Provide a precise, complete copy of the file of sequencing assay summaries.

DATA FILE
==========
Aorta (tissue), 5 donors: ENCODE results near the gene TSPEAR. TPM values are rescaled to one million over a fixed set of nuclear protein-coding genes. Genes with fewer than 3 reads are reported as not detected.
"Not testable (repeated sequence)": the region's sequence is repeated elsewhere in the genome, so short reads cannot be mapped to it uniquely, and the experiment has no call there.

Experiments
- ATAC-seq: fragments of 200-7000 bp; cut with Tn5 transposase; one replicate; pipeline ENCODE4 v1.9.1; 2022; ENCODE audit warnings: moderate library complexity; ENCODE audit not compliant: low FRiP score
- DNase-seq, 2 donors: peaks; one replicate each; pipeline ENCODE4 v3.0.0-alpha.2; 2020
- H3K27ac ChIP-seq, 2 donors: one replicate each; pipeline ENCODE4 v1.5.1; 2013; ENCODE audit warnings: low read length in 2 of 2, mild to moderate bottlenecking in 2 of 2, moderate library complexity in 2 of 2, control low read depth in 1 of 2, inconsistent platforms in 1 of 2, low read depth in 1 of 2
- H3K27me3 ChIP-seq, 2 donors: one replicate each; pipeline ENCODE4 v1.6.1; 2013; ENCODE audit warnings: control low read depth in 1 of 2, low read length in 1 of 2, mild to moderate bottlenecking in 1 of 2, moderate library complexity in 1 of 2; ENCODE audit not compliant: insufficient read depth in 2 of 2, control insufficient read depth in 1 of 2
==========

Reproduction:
Aorta (tissue), 5 donors: ENCODE results near the gene TSPEAR. TPM values are rescaled to one million over a fixed set of nuclear protein-coding genes. Genes with fewer than 3 reads are reported as not detected.
"Not testable (repeated sequence)": the region's sequence is repeated elsewhere in the genome, so short reads cannot be mapped to it uniquely, and the experiment has no call there.

Experiments
- ATAC-seq: fragments of 200-7000 bp; cut with Tn5 transposase; one replicate; pipeline ENCODE4 v1.9.1; 2022; ENCODE audit warnings: moderate library complexity; ENCODE audit not compliant: low FRiP score
- DNase-seq, 2 donors: peaks; one replicate each; pipeline ENCODE4 v3.0.0-alpha.2; 2020
- H3K27ac ChIP-seq, 2 donors: one replicate each; pipeline ENCODE4 v1.5.1; 2013; ENCODE audit warnings: low read length in 2 of 2, mild to moderate bottlenecking in 2 of 2, moderate library complexity in 2 of 2, control low read depth in 1 of 2, inconsistent platforms in 1 of 2, low read depth in 1 of 2
- H3K27me3 ChIP-seq, 2 donors: one replicate each; pipeline ENCODE4 v1.6.1; 2013; ENCODE audit warnings: control low read depth in 1 of 2, low read length in 1 of 2, mild to moderate bottlenecking in 1 of 2, moderate library complexity in 1 of 2; ENCODE audit not compliant: insufficient read depth in 2 of 2, control insufficient read depth in 1 of 2